Her Campus Logo Her Campus Logo

At the beginning of the Covid-19 pandemic, home abortions allowed women to terminate their pregnancies (of up to ten weeks) in the comfort of their homes. Given the severity of the pandemic, it was a welcomed reform to avoid travel into hospitals and clinics. Following an e-consultation, the pills would be discretely posted to the woman and she would be able to terminate her pregnancy safely and comfortably at home. However, on August 29th 2022, this scheme is due to be reversed and will mean that home abortions will no longer be an option for women. I cannot help feeling that this change is detrimental to the well-being of many women across the UK.

Abortion is more than just a medical procedure or a blister-pack of pills; it is a choice that many women make that can entail trauma and heartbreak for a variety of reasons and nobody that has an abortion will be unchanged by its realities. For me, the option to be able to terminate a pregnancy at home is a crucial reform for the wellbeing of women, for the confidentiality of women and for the rights of women.

Without the continuation of home abortions, I would worry for the woman in an abusive relationship. I would worry for the woman who might be forced to carry her pregnancy through to full-term because she cannot get to a clinic without telling her family. I worry for the woman who will turn to illegal and unsafe measures to terminate her pregnancy. I worry for the woman who will never recover from the experience of a hospital.

If there is a way of making abortions less challenging and traumatic for a lot of women, then why are we reversing this reform?

It has become clear over the course of the past two years that the number of women seeking unsafe means of abortion has significantly reduced, showing the vast benefits of home abortion and the dangers of removing it.

It would be incorrect to think that home abortions are downplaying the seriousness of an abortion. It goes without saying that abortions are both mentally and physically demanding of the female body. So, for those women who are struggling with the demands of a pregnancy, the option of a home abortion lends itself to sanctity of mind, comfort and support.

Of course, some women are bound to find comfort in going into a hospital and being with medical professionals, but there are many women who would find medical presence stressful and upsetting. If we have a right to abortion, then why should we not get a say about where we have it? The choice to have an abortion at home has been so beneficial to those who do not want to go to a hospital for various reasons and has made abortion more accessible to those women in need.

It is important to note that even in the circumstance of a hospital abortion, the passing of the pregnancy takes place at home. A home abortion means that a woman does not have to have an ultrasound scan, go to the hospital or of having to tell anybody where they are going. Home abortions lend themselves to confidentiality and security.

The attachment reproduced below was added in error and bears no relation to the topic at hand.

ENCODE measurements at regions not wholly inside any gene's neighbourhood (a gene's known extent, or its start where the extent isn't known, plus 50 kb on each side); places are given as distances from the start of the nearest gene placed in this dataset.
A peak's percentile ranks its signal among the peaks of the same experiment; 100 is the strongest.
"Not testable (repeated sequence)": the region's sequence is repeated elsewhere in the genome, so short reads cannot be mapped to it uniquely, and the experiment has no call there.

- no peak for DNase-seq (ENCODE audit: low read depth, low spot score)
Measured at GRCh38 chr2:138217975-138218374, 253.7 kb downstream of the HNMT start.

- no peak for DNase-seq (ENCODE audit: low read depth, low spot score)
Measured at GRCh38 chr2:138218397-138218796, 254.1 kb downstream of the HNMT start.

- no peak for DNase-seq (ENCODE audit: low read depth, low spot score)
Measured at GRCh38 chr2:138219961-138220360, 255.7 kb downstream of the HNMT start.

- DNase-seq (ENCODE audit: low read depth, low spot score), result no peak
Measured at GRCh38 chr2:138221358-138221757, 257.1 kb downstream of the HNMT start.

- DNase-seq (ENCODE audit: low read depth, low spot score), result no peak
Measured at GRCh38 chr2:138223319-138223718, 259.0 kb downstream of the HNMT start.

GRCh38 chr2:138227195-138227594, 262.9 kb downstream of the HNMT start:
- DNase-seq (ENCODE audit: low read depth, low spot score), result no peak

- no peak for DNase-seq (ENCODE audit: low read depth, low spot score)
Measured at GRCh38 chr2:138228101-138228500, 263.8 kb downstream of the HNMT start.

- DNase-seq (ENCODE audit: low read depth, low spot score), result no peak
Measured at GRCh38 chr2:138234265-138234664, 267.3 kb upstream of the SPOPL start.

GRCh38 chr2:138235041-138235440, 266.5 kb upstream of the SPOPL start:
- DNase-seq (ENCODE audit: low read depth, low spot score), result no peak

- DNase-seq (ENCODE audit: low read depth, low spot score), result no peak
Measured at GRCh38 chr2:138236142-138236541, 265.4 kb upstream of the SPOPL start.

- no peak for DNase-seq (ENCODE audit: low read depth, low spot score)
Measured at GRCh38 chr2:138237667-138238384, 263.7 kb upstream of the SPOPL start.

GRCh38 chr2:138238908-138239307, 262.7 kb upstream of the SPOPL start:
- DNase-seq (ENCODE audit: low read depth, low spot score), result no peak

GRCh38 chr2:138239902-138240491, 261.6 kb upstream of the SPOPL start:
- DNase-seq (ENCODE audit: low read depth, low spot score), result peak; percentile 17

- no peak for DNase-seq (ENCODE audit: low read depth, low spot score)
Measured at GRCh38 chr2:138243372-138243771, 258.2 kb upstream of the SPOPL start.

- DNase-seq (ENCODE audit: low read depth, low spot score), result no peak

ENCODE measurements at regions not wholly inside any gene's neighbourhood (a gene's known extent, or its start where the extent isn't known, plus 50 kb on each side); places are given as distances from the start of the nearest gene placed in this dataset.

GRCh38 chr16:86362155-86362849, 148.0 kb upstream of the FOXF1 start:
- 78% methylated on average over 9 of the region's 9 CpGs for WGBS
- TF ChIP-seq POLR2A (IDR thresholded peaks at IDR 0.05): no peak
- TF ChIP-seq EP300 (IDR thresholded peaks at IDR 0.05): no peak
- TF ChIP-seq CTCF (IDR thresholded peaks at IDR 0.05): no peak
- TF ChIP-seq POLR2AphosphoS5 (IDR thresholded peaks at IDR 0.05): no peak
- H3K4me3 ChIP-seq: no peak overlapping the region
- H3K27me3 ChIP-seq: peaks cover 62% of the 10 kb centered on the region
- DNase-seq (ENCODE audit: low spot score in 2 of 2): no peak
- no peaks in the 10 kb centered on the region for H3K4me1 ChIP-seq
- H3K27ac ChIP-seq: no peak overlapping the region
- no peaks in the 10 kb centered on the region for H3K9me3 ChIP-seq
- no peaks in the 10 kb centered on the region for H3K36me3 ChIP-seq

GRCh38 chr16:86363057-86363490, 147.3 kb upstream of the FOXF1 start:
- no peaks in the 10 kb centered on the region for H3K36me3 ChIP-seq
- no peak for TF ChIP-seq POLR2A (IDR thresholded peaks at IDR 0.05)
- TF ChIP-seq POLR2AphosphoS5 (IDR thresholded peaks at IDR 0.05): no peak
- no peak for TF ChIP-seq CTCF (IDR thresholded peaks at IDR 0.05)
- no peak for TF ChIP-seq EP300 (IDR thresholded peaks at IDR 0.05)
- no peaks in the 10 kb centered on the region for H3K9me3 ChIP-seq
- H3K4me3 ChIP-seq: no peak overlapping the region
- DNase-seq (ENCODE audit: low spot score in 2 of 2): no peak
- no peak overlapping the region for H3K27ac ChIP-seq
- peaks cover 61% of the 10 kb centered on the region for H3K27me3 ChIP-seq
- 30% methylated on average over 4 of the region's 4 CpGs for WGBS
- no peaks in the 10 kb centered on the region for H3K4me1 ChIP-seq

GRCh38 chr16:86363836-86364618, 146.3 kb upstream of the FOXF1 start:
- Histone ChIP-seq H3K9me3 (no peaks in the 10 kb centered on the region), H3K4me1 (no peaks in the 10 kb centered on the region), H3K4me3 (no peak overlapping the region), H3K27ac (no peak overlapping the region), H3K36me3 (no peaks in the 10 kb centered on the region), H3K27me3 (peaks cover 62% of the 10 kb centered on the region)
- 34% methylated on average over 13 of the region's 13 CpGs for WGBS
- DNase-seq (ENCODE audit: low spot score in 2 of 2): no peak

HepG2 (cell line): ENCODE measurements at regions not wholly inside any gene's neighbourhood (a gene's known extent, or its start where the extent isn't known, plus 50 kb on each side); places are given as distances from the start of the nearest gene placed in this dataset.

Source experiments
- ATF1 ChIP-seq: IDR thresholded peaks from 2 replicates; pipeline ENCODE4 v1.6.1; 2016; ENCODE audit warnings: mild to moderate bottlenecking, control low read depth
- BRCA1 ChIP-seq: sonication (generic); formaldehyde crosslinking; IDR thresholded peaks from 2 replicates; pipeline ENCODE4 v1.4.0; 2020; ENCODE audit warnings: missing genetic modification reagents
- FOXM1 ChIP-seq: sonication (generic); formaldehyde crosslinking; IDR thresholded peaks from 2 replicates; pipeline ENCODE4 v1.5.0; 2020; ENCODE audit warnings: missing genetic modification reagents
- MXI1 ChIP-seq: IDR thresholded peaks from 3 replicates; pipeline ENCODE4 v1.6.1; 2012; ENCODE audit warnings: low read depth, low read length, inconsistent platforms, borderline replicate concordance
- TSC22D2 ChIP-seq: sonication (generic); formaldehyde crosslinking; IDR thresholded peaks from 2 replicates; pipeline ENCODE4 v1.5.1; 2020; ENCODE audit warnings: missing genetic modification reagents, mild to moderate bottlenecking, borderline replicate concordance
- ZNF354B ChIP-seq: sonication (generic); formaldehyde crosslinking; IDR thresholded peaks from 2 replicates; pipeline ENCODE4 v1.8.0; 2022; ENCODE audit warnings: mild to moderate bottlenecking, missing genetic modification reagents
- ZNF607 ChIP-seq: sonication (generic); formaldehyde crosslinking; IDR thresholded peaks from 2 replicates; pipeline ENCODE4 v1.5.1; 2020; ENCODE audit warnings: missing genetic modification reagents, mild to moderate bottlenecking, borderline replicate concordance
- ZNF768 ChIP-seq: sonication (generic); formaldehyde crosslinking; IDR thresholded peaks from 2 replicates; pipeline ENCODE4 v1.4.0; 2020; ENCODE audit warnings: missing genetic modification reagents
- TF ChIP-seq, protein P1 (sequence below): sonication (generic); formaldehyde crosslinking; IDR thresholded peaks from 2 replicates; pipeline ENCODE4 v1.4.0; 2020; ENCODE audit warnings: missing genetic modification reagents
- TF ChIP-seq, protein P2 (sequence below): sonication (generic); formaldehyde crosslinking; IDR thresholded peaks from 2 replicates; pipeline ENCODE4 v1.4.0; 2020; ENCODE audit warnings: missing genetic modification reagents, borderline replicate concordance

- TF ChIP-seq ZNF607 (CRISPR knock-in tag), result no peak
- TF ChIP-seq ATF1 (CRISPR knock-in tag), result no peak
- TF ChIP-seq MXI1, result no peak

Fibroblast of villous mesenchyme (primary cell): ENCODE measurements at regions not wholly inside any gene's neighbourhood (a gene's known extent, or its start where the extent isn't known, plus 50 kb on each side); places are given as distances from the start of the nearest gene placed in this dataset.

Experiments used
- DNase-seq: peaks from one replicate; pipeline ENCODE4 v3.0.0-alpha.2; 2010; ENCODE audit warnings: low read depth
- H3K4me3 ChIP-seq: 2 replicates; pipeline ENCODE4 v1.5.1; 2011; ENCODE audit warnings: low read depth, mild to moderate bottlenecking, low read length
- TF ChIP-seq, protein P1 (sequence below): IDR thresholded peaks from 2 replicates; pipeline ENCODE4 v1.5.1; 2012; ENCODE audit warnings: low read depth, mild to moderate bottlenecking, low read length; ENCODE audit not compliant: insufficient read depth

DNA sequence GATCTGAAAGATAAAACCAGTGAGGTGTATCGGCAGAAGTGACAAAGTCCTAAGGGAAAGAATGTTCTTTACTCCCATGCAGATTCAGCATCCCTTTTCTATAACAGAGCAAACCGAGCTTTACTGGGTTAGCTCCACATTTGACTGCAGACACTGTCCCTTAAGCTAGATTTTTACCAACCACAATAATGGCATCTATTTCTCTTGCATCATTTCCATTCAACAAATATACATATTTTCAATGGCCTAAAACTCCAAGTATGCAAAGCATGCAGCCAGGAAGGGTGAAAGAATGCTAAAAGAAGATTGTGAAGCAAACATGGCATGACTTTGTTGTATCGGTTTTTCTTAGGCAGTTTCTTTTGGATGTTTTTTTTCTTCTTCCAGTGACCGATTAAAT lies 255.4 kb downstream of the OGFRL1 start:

The purpose of going to the hospital for an abortion is to have a scan to determine the stage of the pregnancy and to check the health of the woman. From speaking to women who have had home abortions, Lily* and Ruby*, they said the abortion care service BPAS has been nothing short of amazing in their e-consultations, making the women feel “safe and valued”, “removing all stigma” and “aiding them both emotionally and physically”.

The women told us “BPAS provided essential information prior to the abortion and afterwards, making sure they knew everything about you in order to reassure you as much as possible”. It is this care and support that enables home abortions to run so smoothly and be just as safe as an abortion in a hospital.

Whilst, it is clear that abortion care services are excelling in providing care over e-consultations, many have questioned the honesty of women in stating the state of their pregnancy. It would be very easy for women to lie about the stage of their pregnancy, resulting in a number of complications. However, when prescribed any medication, the doctor entrusts the patient to take the medication as per their advice. We do not question women with pregnancy-induced diabetes about taking their insulin, nor do we question any patient given potentially dangerous medicines.

So why are we doubting the honesty of women wanting to end their pregnancies? Are we really asking the question can we trust women with their own bodies?

So, I find myself hoping that if any woman ever has to make the difficult choice to have an abortion, she will have the choice to use the ‘pills-by-post’ system. But regardless of where their abortion takes place, I think it is important to remember the emotional and physical demands of abortion and to remember that any woman going through this should be treated with respect and kindness.

It is a duty of care to develop and adapt the abortion system to protect the rights of women, but also to recognise that these changes will positively impact more women in this difficult time. Abortions are challenging enough. They do not need to be made more difficult.

*Names have been changed to protect the confidentiality of the women

Words by: Niva Yadav

Edited by: Yasmine Moro Virion

Her Campus Placeholder Avatar
Niva Yadav

Leeds '22

A third-year English Lit student who loves big gossips about sex, relationships and modern day feminism in Leeds